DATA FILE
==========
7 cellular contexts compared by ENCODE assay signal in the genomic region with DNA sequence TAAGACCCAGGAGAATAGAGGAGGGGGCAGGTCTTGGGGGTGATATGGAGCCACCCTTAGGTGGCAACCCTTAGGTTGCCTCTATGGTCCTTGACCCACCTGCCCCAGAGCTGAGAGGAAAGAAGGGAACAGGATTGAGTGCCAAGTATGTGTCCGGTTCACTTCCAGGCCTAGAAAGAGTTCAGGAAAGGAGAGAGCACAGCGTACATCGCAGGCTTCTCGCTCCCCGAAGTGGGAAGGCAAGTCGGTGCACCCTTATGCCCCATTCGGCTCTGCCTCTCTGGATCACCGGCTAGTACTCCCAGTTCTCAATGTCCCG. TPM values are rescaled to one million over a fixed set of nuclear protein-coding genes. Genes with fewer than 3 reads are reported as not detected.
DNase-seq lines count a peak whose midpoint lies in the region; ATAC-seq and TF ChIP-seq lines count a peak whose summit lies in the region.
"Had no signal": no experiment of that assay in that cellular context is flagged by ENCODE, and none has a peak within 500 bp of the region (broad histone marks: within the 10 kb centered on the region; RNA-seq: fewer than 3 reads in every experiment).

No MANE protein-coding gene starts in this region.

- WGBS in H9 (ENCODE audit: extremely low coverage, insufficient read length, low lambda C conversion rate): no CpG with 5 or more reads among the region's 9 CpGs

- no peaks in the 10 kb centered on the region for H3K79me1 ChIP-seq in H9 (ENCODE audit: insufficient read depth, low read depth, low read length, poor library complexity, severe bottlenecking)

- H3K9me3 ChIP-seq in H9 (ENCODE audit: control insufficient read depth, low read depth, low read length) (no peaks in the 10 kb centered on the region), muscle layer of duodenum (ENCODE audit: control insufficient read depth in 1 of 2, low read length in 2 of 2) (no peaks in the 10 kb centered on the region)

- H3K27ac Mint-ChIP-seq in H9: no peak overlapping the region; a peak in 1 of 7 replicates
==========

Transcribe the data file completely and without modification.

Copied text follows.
7 cellular contexts compared by ENCODE assay signal in the genomic region with DNA sequence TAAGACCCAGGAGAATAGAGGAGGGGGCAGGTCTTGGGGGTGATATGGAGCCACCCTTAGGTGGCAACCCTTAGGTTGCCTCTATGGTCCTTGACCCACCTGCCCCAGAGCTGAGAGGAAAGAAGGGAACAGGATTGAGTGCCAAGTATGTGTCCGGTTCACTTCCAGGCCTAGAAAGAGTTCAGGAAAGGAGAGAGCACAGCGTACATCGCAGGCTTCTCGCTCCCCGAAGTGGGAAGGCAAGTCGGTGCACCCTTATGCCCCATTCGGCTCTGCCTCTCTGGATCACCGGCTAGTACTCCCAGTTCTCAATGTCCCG. TPM values are rescaled to one million over a fixed set of nuclear protein-coding genes. Genes with fewer than 3 reads are reported as not detected.
DNase-seq lines count a peak whose midpoint lies in the region; ATAC-seq and TF ChIP-seq lines count a peak whose summit lies in the region.
"Had no signal": no experiment of that assay in that cellular context is flagged by ENCODE, and none has a peak within 500 bp of the region (broad histone marks: within the 10 kb centered on the region; RNA-seq: fewer than 3 reads in every experiment).

No MANE protein-coding gene starts in this region.

- WGBS in H9 (ENCODE audit: extremely low coverage, insufficient read length, low lambda C conversion rate): no CpG with 5 or more reads among the region's 9 CpGs

- no peaks in the 10 kb centered on the region for H3K79me1 ChIP-seq in H9 (ENCODE audit: insufficient read depth, low read depth, low read length, poor library complexity, severe bottlenecking)

- H3K9me3 ChIP-seq in H9 (ENCODE audit: control insufficient read depth, low read depth, low read length) (no peaks in the 10 kb centered on the region), muscle layer of duodenum (ENCODE audit: control insufficient read depth in 1 of 2, low read length in 2 of 2) (no peaks in the 10 kb centered on the region)

- H3K27ac Mint-ChIP-seq in H9: no peak overlapping the region; a peak in 1 of 7 replicates